The effects of pricing and service configurations on a ride-pooling service with pick-up and drop-off points

More Info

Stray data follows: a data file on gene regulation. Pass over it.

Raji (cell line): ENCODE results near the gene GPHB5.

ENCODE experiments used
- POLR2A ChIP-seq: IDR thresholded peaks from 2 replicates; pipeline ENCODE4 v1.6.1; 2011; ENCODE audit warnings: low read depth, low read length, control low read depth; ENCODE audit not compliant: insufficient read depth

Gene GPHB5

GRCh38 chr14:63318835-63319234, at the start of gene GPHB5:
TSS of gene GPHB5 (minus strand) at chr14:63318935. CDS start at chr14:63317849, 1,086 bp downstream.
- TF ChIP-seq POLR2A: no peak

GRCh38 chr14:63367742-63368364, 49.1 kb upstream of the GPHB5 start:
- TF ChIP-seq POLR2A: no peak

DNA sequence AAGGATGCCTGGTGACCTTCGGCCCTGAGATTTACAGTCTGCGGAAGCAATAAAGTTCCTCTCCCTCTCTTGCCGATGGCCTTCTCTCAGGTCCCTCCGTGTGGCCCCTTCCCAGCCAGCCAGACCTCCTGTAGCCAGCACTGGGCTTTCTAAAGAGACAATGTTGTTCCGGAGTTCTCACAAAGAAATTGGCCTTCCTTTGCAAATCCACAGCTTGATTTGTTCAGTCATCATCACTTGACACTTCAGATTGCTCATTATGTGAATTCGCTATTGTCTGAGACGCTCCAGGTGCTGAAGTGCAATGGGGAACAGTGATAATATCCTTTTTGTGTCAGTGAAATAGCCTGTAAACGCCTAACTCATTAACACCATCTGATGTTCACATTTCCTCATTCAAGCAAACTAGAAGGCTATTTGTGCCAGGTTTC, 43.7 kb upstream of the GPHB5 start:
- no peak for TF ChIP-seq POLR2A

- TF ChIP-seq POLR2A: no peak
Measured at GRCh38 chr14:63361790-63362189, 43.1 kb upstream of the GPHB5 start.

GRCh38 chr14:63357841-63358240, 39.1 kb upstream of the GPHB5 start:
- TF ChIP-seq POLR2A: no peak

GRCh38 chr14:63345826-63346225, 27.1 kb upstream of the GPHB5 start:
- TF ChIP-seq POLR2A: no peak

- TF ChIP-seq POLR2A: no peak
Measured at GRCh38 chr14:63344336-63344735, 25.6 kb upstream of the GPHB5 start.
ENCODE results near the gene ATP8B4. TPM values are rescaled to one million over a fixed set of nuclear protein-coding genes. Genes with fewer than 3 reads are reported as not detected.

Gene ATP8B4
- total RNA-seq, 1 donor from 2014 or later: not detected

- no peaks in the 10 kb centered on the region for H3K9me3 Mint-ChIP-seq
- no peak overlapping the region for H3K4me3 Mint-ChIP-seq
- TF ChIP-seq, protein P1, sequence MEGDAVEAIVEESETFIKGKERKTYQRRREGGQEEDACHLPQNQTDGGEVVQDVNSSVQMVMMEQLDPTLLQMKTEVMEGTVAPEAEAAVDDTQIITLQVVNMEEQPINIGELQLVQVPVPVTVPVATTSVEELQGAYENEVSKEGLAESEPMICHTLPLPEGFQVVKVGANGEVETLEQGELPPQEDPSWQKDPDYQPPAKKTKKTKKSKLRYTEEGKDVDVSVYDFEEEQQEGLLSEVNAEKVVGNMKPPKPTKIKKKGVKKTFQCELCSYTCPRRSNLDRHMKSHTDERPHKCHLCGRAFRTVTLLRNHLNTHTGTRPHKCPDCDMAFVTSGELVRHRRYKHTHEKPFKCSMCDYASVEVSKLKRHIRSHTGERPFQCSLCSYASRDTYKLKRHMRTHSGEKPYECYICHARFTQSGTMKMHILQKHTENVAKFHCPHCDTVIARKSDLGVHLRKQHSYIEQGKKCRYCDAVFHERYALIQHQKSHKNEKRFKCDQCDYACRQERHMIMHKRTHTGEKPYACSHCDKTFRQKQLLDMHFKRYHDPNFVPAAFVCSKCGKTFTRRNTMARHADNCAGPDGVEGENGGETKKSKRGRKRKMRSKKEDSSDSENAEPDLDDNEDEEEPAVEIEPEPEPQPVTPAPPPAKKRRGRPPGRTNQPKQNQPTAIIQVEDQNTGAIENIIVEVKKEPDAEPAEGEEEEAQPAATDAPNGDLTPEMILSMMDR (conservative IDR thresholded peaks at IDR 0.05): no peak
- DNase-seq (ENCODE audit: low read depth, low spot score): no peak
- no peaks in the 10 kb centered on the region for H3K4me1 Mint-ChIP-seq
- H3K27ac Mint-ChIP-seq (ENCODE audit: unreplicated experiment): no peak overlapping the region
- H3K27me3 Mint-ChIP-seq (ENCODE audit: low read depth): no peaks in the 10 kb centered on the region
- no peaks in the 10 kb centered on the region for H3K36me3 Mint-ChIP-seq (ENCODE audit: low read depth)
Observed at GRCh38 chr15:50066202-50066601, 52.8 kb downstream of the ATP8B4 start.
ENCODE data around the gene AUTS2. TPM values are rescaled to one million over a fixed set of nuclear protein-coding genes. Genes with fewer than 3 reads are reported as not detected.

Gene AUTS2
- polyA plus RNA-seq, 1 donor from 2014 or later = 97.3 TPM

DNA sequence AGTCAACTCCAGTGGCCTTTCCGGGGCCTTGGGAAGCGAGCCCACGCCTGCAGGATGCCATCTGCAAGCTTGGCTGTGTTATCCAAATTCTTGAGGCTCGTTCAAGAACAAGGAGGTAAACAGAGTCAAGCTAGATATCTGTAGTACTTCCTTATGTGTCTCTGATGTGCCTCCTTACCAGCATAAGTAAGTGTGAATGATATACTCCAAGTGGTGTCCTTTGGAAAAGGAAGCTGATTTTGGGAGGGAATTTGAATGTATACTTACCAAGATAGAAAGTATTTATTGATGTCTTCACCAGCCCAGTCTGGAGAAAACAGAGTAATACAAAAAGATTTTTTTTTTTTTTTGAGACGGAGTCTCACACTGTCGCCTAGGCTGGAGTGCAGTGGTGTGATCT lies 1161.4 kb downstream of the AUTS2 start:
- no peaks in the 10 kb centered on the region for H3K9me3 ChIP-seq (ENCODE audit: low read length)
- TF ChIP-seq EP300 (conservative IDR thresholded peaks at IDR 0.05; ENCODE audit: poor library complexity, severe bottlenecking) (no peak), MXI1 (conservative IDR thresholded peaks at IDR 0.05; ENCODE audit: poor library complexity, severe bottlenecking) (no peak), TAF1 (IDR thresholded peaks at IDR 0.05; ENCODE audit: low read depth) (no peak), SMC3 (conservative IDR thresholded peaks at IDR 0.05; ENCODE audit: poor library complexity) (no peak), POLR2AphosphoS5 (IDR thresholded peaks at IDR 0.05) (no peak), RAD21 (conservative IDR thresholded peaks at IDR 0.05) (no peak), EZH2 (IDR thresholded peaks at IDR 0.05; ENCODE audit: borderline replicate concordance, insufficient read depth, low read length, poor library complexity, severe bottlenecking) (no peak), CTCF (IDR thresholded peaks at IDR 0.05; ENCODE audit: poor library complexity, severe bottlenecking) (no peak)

Ride-pooling is a key concept for the future of human mobility and vital in the roll-out of Mobility-as-a-Service (MaaS). Pooling allows individuals to travel at a reduced fare (when comparing to a private alternative) due to the reduction in operating costs as the usage of the vehicles is increased; essentially, the main intentions of pooling are to alleviate traffic congestion, reduce required operator fleet size, and to reduce vehicle hours travelled. Ride-pooling does have its drawbacks, travellers increase their in-vehicle travel times due to the detours induced by sharing. A way of minimising the time lost due to detouring is to incorporate pick-up and drop-off (PUDO) points that travellers would walk to and from when opting for ride-pooling. However, the knowledge on the extent of these benefits with respect to the service configurations used is still limited, therefore the objective of this thesis is to examine how pricing configurations and service settings affect the operator performance and level of service of ride-pooling with PUDO. We extend the utility formulation of an existing algorithm that matches trip requests to attractive shared rides where a route search algorithm assesses a PUDO configuration of a ride by computing and comparing the utility of the vehicle and the utilities of the travellers within the vehicle. The algorithm is applied to the context of Amsterdam and aims to further optimise selected pooled rides where experimentation consists of varying the door-to-door pooling discount, the PUDO discount, the service setting, and the demand level. The service setting sets weights on the utilities where we can favour the vehicle during the route search or treating the travellers and vehicle equally. Results show that increasing PUDO discount increases general attractiveness of the service allowing for more travellers to opt for ride-pooling with PUDO, however the largest differences in system-wide performance occurred when PUDO discount was significantly larger than door-to-door discount. Total vehicle hours could be reduced up to 2.2%, improve passenger utility by 2.8% but can suffer a loss of revenue up to 11.4%. The service setting was also able to control these performance indicators as favouring the vehicle provided the largest reductions in vehicle hours and lowest loss in revenue while treating the traveller and vehicle equally was able to provide the largest improvement in traveller utility. The former service setting induces longer walking times on travellers which is the cause of the greater reductions in vehicle travel time while the latter service setting is the opposite and the reason to why travellers find it more attractive. In essence, ride-pooling with PUDO is able to further reduce vehicle hours and improve traveller utility; pricing configurations and service settings can be helpful with scenarios where supply exceeds demand and vice versa. The use of the service setting showed that ride-pooling with PUDO can be made much more attractive to travellers by setting fair PUDO points to walk to by sacrificing vehicle travel time savings. Such a traveller orientated service setting could be useful when supply exceeds demand. A service provider such as Uber could utilise the insights obtained from this thesis when rolling out such a service in Amsterdam and plan for certain scenarios.